Do you remember when Dixie Chicks’ lead singer Natalie Maines drew fire from country music fans? It was for the remarks she made about President Bush seventeen years ago. The music career of the Grammy darlings, Natalie Maines and sisters Martie Maguire and Emily Robinson, totally made a full stop after that. Unfortunately, it has never fully recovered.
It was in March 2003, when Natalie Maines stood onstage in London and voiced out her disapproval of the looming Iraq war and then-President George W. Bush.
“Just so you know, we’re on the good side with y’all. We do not want this war, this violence,” Maines said. “And we’re ashamed the president of the United States is from Texas.”
But little did she know that her statements will bring an overwhelming amount of controversy. The trio’s music was banned from the country radio after that. Country fans staged “protests” where Dixie Chicks’ CDs were run over by bulldozers. Emily Robinson’s home was vandalized. The band needed to go “straight from the police cars to the stage and straight from the stage back to the police cars and back to the plane,” says Maines. Thanks but no thanks to the several scary death threats they received.
It even led to a high-profile spat with fellow country star Toby Keith. “I’d rather have a small following of really cool people who get it, who will grow with us as we grow and are fans for life, than people that have us in their five-disc changer with Reba McEntire and Toby Keith,” Maguire boldly said. “We don’t want those kinds of fans. They limit what you can do.”
Natalie Maines then apologized for disrespecting President Bush a few days after her remarks. “As a concerned American citizen, I apologize to President Bush because my remark was disrespectful. I feel that whoever holds that office should be treated with the utmost respect,” she said in her statement, in which she took back in 2006.
“I don’t feel that way anymore,” Maines told Time magazine three years after. “I don’t feel he is owed any respect whatsoever.”
But Time Have Not Mellowed The Situation
In recent years, the Dixie Chicks have slowly returned to the spotlight. In 2016, they collaborated with Beyoncé on the country-tinged “Lemonade” track, “Daddy Lessons.” The two superstars also teamed up for a performance at the 50th annual Country Music Association Awards in Nashville.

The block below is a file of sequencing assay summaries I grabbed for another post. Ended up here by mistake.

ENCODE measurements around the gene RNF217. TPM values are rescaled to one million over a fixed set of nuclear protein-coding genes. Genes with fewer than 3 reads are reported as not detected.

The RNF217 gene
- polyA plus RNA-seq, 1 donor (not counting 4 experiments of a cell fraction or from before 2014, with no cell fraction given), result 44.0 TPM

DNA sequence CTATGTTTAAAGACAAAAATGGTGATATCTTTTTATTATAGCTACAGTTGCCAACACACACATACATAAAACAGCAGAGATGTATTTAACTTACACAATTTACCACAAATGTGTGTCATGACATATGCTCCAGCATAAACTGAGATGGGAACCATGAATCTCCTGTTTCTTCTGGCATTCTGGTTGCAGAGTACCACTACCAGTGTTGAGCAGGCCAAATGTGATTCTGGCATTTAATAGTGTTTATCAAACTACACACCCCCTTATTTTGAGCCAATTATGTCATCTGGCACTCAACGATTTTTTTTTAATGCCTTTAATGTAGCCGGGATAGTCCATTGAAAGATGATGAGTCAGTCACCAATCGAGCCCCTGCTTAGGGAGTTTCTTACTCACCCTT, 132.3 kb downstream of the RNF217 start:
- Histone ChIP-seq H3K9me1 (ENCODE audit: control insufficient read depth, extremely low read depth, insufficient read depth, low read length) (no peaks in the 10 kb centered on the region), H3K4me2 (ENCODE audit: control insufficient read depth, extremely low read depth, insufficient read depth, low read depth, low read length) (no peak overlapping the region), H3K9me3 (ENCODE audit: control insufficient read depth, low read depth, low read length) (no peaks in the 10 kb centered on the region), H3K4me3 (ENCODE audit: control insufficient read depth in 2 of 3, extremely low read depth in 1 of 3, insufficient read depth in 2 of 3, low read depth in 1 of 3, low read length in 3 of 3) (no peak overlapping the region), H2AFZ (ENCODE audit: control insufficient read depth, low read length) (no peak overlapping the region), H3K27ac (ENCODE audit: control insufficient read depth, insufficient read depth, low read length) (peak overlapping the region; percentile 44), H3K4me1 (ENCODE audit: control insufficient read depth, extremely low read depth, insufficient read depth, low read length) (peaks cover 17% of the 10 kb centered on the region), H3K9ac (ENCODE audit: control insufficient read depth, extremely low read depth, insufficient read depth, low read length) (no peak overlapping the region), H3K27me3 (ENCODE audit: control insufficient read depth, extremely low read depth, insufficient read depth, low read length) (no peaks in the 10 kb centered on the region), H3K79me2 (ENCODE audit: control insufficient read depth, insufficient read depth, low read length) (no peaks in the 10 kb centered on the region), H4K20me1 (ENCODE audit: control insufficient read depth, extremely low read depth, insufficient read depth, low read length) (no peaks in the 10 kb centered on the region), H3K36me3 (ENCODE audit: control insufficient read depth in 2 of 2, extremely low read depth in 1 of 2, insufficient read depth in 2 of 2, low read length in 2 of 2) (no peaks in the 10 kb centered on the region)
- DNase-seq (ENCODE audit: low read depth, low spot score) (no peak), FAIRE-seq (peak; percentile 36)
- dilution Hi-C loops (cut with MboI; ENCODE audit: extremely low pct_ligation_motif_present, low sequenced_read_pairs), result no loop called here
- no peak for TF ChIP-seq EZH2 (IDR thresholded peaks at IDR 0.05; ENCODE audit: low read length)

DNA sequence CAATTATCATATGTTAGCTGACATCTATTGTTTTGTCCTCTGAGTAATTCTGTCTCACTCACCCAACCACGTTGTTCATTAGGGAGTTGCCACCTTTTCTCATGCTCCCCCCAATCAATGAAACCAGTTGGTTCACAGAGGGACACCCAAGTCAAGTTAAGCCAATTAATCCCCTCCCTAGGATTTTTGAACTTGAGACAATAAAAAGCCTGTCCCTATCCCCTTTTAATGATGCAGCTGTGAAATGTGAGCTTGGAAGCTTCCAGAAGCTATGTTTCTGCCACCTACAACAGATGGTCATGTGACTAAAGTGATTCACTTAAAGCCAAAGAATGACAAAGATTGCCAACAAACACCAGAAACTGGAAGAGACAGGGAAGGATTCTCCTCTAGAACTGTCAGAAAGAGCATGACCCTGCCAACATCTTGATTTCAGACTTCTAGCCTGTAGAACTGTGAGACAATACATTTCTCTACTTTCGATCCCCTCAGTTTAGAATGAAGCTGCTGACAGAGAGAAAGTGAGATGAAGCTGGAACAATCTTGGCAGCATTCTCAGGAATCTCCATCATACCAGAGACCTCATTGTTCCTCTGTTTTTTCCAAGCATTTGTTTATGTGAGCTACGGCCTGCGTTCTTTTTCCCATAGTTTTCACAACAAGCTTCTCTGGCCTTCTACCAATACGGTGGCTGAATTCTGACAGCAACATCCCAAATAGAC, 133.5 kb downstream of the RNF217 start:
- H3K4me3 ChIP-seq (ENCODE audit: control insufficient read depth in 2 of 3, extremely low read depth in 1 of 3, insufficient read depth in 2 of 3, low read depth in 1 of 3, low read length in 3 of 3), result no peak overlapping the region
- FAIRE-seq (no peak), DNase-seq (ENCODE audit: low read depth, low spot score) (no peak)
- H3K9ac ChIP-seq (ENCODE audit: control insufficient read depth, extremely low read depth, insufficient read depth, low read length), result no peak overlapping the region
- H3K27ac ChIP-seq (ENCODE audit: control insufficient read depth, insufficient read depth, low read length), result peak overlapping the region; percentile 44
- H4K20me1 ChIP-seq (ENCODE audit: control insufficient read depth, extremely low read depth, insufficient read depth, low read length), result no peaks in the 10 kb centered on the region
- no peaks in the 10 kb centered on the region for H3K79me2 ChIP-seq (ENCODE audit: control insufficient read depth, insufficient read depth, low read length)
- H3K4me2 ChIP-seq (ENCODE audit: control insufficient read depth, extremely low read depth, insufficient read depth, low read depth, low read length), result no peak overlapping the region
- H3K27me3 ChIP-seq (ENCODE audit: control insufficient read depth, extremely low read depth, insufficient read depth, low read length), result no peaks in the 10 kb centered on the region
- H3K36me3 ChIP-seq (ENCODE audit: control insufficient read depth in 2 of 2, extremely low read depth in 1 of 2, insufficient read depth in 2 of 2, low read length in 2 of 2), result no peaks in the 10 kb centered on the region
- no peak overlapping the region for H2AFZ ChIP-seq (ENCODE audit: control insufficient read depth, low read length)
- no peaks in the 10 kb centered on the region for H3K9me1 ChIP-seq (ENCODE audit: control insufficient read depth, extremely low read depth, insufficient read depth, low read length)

However, what’s supposed to be a six-minute highlight of the night, production stirred up some emotions from the audience and viewers at home.
The performance received a negative reaction from several conservative viewers. Even country singer and fellow performer of the night, Alan Jackson, reportedly walked out because of it. The CMAs were also accused of deleting all mentions of the performance from their website, which they denied.
And just last year, Dixie Chicks discreetly snuck back to country radio. They teamed up with Taylor Swift for the heart-breaking ballad “Soon You’ll Get Better,” which appeared on the pop star’s smash album “Lover.”
However, the moment it landed in the country radio, listeners were leaving angry comments and calling into various stations because they are so furious that the Dixie Chicks are back on the radio.
According to The Rolling Stones, Portland Country DJ Mike Chase revealed that the moment they played the song and posted it on their Facebook page, “One woman [commented] her grandmother had died ten minutes prior to us playing it. And right after that, some guy goes, ‘I guess it would be better if Taylor wasn’t ramming her politics down my throat.'”
Things are still a lot worse. Listeners never complained about the actual song, which is about Swift’s mother’s struggle with cancer; they only complained about the inclusion of Dixie Chicks. And take note, you can’t even tell Dixie Chicks are on the song. The backing vocals are so gentle you can barely hear them.
It seems like the Dixie Chicks still can’t shake this grudge, even two decades later.
The Dixie Chicks Are Back
Today, the Dixie Chicks are trying to come back to the public eye again. The country trio released “Gaslighter,” their first new single after 13 years. The rollicking track is also first off their upcoming album with Columbia Records, which was supposed to be out last May 1 but was pushed back due to the coronavirus pandemic.
But don’t expect them to carry on with their country connections.
Natalie Maines, Martie Maguire, and Emily Robinson no longer feel their part of the country community. “When we started doing this music, I liked the people in our industry.” Maines told Allure. “We always waved that country flag when people would say it wasn’t cool. And then to see how quickly the entire industry turned on us.”
The country trio’s lead singer stood by her ground, and she does not regret her past statements. “I wanted the audience to know who we were and what we were about,” she added. “I do not like when artists get on their soapbox — it’s not what people are there for; they’re there to listen to your music — [but] the politics of this band is inseparable from the music.”